Transfer of heat from one fluid to another is an important operation for most of the chemical industries. The most common application of heat transfer is in designing of heat transfer equipment for exchanging heat from one fluid to another fluid. Such devices for efficient transfer of heat are generally called Heat Exchanger.
Simulation of shell & tube Heat Exchanger with parallel flow arrangement. Shell diameter 50 mm & tube diameter 10mm. A Simplified model with shell length 300 mm and 3 tubes was used. Shell sides fluid is heating oil Shell Thermia Oil B & tube side is cold water.
Shell & Tube Heat Exchanger was modeled in Catia using Surface Workbench .Further imported and meshed in ICEM CFD.
Figure 1: Heat Exchanger Model
Heat exchanger model is meshed using ICEM-CFD. Initially a relatively coarser mesh is generated. This mesh contains mixed cells (Tetra and Hexahedral cells) having both triangular and quadrilateral faces at the boundaries.
Care is taken to use structured hexahedral cells as much as possible. Later on, a fine mesh is generated. Finer mesh is generated by refining parameters like scale factor, Maximum element near wall
When meshing for 3D heat transfer problems such as this we have to strike a balance between setup time, computational expense & numerical diffusion.
In this case the mesh is refined to an extent for downsizing the effect of Numerical Diffusion ( False Diffusion ) phenomenon. Numerical Diffusion is a dominant source of error in multidimensional problems as it is not a real diffusion. Case like that under discussion which is more convection dominated is highly susceptible to this error. It is also noted that Numerical Diffusion is inversely proportional to resolution of mesh. Hence care is taken in our case to appropriately refine the mesh.
Figure 2: Meshed Model In ICEM CFD
The mesh is checked and quality is obtained. The analysis type is changed to Pressure Based type. The velocity formulation is changed to absolute and time to steady state.
Energy is set to ON position. Viscous model is selected as “k-ε model (2 equations)."
The create/edit option is clicked to add water-liquid and copper to the list of fluid and solid respectively from the fluent database.
Cell zone conditions
The parts are assigned as water and copper as per fluid/solid parts.
Boundary conditions are used according to the need of the model. The inlet and outlet conditions are defined as mass flow inlet and outflow outlet. The walls are separately specified with respective boundary conditions. No slip condition is considered for each wall. The details about all boundary conditions can be seen in the table as given below.
The solution methods are specified as follows:
• Scheme = Simple
• Gradient = Least Square Cell Based
• Pressure = Standard
• Momentum = Second Order Upwind
• Turbulent Kinetic Energy = Second Order Upwind
• Turbulent Dissipation Rate = Second Order Upwind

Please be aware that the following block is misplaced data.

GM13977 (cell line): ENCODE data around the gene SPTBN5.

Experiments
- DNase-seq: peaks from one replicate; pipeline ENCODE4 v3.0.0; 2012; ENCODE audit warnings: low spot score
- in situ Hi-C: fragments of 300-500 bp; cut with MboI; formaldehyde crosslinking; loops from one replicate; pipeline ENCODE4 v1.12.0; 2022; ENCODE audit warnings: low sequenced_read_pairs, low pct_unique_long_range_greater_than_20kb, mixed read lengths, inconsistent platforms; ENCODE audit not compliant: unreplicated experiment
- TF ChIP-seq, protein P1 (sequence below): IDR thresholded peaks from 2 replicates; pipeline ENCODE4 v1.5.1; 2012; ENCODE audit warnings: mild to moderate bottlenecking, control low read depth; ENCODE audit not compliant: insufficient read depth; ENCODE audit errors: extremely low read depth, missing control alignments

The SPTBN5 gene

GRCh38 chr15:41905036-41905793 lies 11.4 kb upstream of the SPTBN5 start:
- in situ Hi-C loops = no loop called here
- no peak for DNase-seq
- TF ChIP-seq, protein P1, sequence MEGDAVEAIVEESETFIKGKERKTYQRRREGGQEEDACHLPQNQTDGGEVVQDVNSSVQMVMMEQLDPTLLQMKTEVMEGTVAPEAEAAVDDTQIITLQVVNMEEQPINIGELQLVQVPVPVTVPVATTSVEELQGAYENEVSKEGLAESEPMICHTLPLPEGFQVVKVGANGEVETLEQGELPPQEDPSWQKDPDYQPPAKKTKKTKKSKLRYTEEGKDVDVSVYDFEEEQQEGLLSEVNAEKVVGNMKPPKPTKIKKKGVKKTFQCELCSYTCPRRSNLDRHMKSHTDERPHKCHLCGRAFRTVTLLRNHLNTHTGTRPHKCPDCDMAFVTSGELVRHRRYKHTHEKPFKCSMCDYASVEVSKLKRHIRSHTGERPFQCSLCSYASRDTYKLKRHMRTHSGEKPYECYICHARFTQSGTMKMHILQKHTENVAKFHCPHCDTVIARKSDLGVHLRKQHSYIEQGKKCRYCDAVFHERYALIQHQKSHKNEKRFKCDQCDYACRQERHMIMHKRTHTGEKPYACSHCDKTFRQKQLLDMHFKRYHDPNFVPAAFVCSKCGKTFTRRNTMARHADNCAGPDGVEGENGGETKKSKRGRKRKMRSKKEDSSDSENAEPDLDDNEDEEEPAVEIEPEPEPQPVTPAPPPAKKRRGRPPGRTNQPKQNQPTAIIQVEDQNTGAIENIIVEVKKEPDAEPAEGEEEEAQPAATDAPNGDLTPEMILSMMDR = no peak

Solution Control and Initialization
• Under relaxation factors the parameters are
• Pressure = 0.3 Pascal
• Density = 1 kg/m3
• Body forces = 1 kg/m2s2
• Momentum = 0.7 kg-m/s
• Turbulent kinetic energy = 0.8 m2/s2
Then the solution initialization method is set to Standard Initialization whereas the reference frame is set to Relative cell zone.
Result & Discussion:
The temperature variations for parallel flow condition are obtained and are shown in figures below. Temperature variation is quite evident at the inlet , outlet and various sections of the Shell & Tube.
Contour Plot of Shell
Figure 3: Figure Shows temperature variation in shell. It is observed that the temperature at inlet is around 523K which then drops
to around 450k at outlet.
Contour Plot of Tube
• It is observed that cold water enters the tube, heats up gradually and flows out in hot condition.
• It is seen that the temperature variation in tube 1 ( on the top), tube 2( in the middle), tube 3( at the bottom) is not the same.
• An important observation is the presence of a high temperature zone just below the hot oil inlet on the top surface of the tube 1.
• The temperature obtained at outlets is in the range of 375Kfor the tube1, 357K for tube 2 & 351 for tube 3.
Contour Plot of Mid Plane
Figure 5: Figure Shows temperature variation in mid plane of shell and tube heat Exchanger.
The shell temperature decrease from the inlet boundary to the outlet boundary. It indicates the loss of heat which is used up to heat the water in the tubes.
In figure 4, the top tube can be seen with a high temperature area just below the inlet. It relates to the physical phenomenon where the hot oil stream will be impinging upon the top tube. Also the tubes below in the same vicinity does not show this area which indicates the flow field being uniformly distributed.
The heating could be further enhanced by utilizing baffles for directing and holding the oil flow at appropriate locations.